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  • Autopsy Investigation in Stillbirth

    1

    AUTOPSY

    INVESTIGATION IN

    STILLBIRTH

    Dr Julie Anne Man

    MBChB

    A thesis submitted for the Degree of

    Doctor of Medicine (Research)

    MD (Res)

    University College London

    (UCL)

  • Autopsy Investigation in Stillbirth

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    I, Julie Anne Man, confirm that the work presented in this thesis is my own. Where

    information has been derived from other sources, I confirm that this has been

    indicated in the thesis.

    Signed:

    May 2016

  • Autopsy Investigation in Stillbirth

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    Abstract

    The UK has the highest rate of stillbirth in the developed world and there are more

    than three million stillbirths worldwide each year. With over 30 different

    classification systems, the rate of unexplained stillbirth varies from 15-60% despite

    postmortem investigation being undertaken in a number of cases. The primary

    aims of this project were to use a unique autopsy database to examine a large well

    characterised series of stillbirth autopsies to assess specific causes of death,

    relationships between fetal maceration, intrauterine and postmortem interval on

    cause of death and fetal intrauterine growth restriction as well as producing

    evidence based guidelines for autopsy practise and investigating the potential role

    of novel techniques in future stillbirth autopsy.

    The analysis of more than 1000 intrauterine and intrapartum fetal deaths revealed

    that two thirds had an unexplained cause of death. Internal examination of the

    fetuses provided a definitive cause of death in 1% of cases; 19% of the overall

    causes of death could have been diagnosed from review of the clinical

    circumstances and a further 18% by placental macroscopic and microscopic

    examination. Significant associations were found between increasing maceration

    and Small for Gestational Age (SGA) fetuses and that using birthweight or

    bodyweight alone erroneously overestimate the role of SGA as an underlying factor

    in stillbirth causation. Other investigations such as modified organ weight ratios

    may contribute to determining cause of death. Proteomic experiments proved that

    in principle significantly different amounts and types proteins could be successfully

    extracted from formalin fixed paraffin embedded stillbirth fetal tissue in different

    case groups, suggesting a possible future investigation into the causation of

    stillbirth.

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    Acknowledgments

    I would firstly like to extend my thanks to my Supervising Professor, Neil Sebire.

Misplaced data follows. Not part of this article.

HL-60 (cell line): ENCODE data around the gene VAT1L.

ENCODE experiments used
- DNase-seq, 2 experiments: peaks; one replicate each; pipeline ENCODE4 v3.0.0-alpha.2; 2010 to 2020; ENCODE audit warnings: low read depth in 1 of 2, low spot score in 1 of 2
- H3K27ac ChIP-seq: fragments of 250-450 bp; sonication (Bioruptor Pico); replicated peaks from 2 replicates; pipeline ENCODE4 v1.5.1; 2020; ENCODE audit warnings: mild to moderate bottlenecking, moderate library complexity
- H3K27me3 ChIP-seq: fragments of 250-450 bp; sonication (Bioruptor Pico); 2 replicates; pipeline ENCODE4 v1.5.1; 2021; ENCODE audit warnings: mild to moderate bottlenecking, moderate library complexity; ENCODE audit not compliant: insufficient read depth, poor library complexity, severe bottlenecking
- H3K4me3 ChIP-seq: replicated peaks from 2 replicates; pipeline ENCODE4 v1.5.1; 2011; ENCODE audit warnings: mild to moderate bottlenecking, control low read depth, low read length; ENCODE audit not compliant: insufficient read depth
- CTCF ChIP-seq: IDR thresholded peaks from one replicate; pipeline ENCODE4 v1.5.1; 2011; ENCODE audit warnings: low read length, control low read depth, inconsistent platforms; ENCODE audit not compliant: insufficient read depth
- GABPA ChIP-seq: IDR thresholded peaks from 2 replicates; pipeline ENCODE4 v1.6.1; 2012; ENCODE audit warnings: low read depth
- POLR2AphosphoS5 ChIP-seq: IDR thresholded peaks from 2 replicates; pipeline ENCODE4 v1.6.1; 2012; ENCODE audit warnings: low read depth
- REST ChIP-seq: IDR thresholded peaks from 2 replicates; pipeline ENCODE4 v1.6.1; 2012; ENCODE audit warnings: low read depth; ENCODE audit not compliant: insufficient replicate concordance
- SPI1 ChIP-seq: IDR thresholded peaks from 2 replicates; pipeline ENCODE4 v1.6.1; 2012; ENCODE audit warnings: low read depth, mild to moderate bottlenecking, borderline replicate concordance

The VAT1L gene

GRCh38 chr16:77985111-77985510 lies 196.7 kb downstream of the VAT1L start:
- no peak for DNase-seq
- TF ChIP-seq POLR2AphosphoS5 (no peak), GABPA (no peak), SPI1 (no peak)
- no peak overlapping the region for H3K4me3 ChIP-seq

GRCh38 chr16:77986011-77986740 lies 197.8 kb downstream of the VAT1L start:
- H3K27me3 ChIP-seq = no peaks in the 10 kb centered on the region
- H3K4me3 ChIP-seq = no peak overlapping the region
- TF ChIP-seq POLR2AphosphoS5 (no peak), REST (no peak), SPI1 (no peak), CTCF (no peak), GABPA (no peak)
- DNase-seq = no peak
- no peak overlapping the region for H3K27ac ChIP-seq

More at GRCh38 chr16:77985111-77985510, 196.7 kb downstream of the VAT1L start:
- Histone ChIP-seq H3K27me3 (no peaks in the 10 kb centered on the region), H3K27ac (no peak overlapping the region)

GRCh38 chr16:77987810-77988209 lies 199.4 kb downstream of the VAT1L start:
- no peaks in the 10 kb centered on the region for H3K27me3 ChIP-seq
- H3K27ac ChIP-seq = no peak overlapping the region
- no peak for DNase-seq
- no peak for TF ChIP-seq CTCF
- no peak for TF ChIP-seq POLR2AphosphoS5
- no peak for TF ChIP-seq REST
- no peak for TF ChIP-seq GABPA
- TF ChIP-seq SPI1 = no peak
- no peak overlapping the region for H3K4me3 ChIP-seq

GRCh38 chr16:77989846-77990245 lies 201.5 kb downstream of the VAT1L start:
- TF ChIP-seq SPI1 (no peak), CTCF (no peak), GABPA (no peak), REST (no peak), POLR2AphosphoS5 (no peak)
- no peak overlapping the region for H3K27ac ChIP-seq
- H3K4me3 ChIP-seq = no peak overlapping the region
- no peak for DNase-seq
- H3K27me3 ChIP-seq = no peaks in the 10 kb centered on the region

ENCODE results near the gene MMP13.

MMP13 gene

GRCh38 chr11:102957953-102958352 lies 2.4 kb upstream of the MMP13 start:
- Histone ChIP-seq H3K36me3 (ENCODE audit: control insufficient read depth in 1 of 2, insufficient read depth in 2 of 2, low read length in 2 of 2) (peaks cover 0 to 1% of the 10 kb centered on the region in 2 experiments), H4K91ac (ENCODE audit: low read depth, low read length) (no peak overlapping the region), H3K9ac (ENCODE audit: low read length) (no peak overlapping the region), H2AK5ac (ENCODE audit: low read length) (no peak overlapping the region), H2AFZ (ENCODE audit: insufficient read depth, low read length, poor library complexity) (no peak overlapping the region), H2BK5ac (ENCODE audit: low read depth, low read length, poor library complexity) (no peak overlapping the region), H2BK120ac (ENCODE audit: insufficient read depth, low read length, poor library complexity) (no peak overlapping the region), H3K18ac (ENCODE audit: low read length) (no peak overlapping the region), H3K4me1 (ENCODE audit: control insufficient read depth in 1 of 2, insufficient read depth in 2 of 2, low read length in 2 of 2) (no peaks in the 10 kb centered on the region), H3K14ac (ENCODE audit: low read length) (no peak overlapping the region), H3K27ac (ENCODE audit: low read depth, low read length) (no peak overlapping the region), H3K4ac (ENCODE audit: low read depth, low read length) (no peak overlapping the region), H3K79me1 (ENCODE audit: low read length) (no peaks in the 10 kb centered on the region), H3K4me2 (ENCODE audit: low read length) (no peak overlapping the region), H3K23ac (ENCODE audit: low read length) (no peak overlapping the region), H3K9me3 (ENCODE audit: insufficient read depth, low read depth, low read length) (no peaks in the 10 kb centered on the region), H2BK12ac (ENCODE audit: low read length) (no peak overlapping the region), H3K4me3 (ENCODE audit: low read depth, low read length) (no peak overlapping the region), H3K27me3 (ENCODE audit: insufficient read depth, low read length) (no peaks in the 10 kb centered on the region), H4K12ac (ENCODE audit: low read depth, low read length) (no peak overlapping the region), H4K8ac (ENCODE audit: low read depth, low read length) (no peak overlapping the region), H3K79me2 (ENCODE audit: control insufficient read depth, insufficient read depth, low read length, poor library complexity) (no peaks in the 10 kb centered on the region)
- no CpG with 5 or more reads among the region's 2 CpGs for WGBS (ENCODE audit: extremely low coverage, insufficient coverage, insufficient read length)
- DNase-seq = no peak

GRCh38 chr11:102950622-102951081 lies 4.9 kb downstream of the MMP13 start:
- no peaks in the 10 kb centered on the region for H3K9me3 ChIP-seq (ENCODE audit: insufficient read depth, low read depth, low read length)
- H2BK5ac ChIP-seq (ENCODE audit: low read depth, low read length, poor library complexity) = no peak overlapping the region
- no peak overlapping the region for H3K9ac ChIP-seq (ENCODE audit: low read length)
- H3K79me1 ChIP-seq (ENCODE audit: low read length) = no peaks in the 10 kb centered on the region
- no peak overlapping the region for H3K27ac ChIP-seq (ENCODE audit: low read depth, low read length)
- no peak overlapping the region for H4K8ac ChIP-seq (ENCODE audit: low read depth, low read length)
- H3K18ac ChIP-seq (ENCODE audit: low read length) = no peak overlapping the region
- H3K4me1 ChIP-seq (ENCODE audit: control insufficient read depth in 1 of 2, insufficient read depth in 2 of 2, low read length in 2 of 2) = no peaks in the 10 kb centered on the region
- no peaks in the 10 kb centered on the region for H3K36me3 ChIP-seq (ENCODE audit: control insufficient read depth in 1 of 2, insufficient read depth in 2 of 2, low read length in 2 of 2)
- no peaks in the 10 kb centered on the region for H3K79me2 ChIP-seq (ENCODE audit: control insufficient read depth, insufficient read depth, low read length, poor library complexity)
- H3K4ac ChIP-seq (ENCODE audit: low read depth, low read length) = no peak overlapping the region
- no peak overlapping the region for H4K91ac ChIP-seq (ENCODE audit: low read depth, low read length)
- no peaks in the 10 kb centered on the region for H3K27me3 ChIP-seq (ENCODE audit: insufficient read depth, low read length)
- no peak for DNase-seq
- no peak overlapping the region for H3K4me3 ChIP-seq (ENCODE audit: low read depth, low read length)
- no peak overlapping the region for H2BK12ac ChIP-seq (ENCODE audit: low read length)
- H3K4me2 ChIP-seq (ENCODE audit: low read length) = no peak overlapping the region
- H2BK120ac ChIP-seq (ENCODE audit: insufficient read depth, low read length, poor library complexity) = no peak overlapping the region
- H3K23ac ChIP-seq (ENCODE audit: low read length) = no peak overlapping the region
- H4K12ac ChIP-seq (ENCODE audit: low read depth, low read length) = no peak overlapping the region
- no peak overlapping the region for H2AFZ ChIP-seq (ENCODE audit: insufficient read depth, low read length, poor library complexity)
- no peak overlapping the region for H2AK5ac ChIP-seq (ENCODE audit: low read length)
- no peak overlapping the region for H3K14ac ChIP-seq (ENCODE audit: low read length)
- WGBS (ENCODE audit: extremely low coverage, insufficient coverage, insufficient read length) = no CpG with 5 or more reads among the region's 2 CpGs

Professor Sebire has been a great inspiration for this research project and provided

    excellent guidance and support for the project from the start. It has been a pleasure to

    work alongside such a committed and motivated Medical Doctor who has not only

    taught me a great deal about Perinatal Pathology and medical research, but also

    helped to improve my confidence and self-belief in my capabilities as a Doctor; for

    this I will be forever thankful.

    Secondly, I must thank my husband, Yu-Hin. Without him I would not be here today

    and it is only through his great support and understanding that I was able to commute

    to London from Southampton to complete my research. He was there to look after

    our house and help care for our dog (Jubly) on my long days in London. Yu-Hin is

    my rock; providing much love and encouragement as well as the most wonderful

    home cooked food to keep me going.

    My colleagues in London, Doctors Andrew Bamber and Jeremy Pryce also deserve

    my thanks. Andrew provided much guidance on the inner workings of the Microsoft

    Access Database used in this project and helped to ‘show me the ropes’ when I

    started at Great Ormond Street Hospital. Jeremy provided much guidance and

    support during my two years of research; also helping me to understand the database,

    as well as the complex world of Proteomics - I would not have been able to even

    imagine completing a chapter about proteomics without Jeremy’s help.

    Finally I must extend my thanks to the Stillbirth and Neonatal Death Charity,

    SANDs who provided the research grant for this project.

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    Table of Contents

    List of Tables .......................................................................................................................10